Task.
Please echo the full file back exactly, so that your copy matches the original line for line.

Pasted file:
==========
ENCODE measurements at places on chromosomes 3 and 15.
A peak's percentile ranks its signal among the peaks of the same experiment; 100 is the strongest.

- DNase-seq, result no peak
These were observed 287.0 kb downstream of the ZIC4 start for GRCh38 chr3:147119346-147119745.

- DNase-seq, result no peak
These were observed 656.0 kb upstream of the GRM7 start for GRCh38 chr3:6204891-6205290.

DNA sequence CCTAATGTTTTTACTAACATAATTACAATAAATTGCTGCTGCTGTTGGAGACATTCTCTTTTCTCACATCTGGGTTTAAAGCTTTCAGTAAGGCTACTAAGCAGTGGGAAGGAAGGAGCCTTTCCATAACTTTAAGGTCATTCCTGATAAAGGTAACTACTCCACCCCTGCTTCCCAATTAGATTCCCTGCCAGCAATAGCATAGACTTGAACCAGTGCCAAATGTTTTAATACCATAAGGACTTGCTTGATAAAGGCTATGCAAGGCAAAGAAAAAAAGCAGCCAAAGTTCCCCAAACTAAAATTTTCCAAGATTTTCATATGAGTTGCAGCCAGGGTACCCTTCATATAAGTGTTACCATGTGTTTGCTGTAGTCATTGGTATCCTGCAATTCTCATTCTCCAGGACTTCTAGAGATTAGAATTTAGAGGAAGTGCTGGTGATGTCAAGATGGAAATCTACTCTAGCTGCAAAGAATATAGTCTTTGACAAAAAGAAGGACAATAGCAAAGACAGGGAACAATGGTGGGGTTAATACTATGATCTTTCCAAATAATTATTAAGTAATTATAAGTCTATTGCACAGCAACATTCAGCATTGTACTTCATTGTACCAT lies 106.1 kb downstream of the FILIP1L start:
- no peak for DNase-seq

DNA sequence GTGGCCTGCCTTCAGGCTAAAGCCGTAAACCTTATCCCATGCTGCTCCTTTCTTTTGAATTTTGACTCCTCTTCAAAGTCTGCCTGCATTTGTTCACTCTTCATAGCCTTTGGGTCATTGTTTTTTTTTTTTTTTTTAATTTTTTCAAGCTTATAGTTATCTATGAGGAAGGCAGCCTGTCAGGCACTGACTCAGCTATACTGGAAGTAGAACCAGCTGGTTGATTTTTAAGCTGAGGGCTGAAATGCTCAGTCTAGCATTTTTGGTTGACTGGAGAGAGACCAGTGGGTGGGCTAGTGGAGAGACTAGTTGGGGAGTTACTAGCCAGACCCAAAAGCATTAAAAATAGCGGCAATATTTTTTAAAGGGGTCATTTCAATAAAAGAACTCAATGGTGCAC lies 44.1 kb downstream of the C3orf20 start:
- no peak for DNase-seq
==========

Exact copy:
ENCODE measurements at places on chromosomes 3 and 15.
A peak's percentile ranks its signal among the peaks of the same experiment; 100 is the strongest.

- DNase-seq, result no peak
These were observed 287.0 kb downstream of the ZIC4 start for GRCh38 chr3:147119346-147119745.

- DNase-seq, result no peak
These were observed 656.0 kb upstream of the GRM7 start for GRCh38 chr3:6204891-6205290.

DNA sequence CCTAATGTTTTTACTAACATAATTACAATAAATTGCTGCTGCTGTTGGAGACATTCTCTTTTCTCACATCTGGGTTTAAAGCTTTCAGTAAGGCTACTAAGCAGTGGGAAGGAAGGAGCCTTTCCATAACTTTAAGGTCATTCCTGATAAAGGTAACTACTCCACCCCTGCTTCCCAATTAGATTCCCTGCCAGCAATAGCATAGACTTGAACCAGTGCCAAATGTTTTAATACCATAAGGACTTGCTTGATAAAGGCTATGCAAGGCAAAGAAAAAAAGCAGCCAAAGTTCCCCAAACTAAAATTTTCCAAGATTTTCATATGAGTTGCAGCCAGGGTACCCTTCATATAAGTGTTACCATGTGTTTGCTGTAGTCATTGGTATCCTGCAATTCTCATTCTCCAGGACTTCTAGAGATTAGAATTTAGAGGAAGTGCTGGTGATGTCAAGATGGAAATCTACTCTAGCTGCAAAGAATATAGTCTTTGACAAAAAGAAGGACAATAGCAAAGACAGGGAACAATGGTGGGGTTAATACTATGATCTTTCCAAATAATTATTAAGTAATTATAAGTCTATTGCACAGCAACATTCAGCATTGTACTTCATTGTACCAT lies 106.1 kb downstream of the FILIP1L start:
- no peak for DNase-seq

DNA sequence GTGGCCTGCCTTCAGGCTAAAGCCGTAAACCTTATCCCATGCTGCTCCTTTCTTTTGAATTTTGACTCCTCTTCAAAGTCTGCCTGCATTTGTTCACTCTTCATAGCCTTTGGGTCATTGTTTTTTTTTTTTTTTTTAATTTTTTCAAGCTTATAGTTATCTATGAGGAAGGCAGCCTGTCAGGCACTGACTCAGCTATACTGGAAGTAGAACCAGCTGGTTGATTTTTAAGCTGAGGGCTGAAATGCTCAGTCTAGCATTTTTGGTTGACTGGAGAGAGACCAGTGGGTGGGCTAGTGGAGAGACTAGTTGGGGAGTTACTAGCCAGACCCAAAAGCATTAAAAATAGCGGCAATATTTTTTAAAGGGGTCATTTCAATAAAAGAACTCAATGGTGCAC lies 44.1 kb downstream of the C3orf20 start:
- no peak for DNase-seq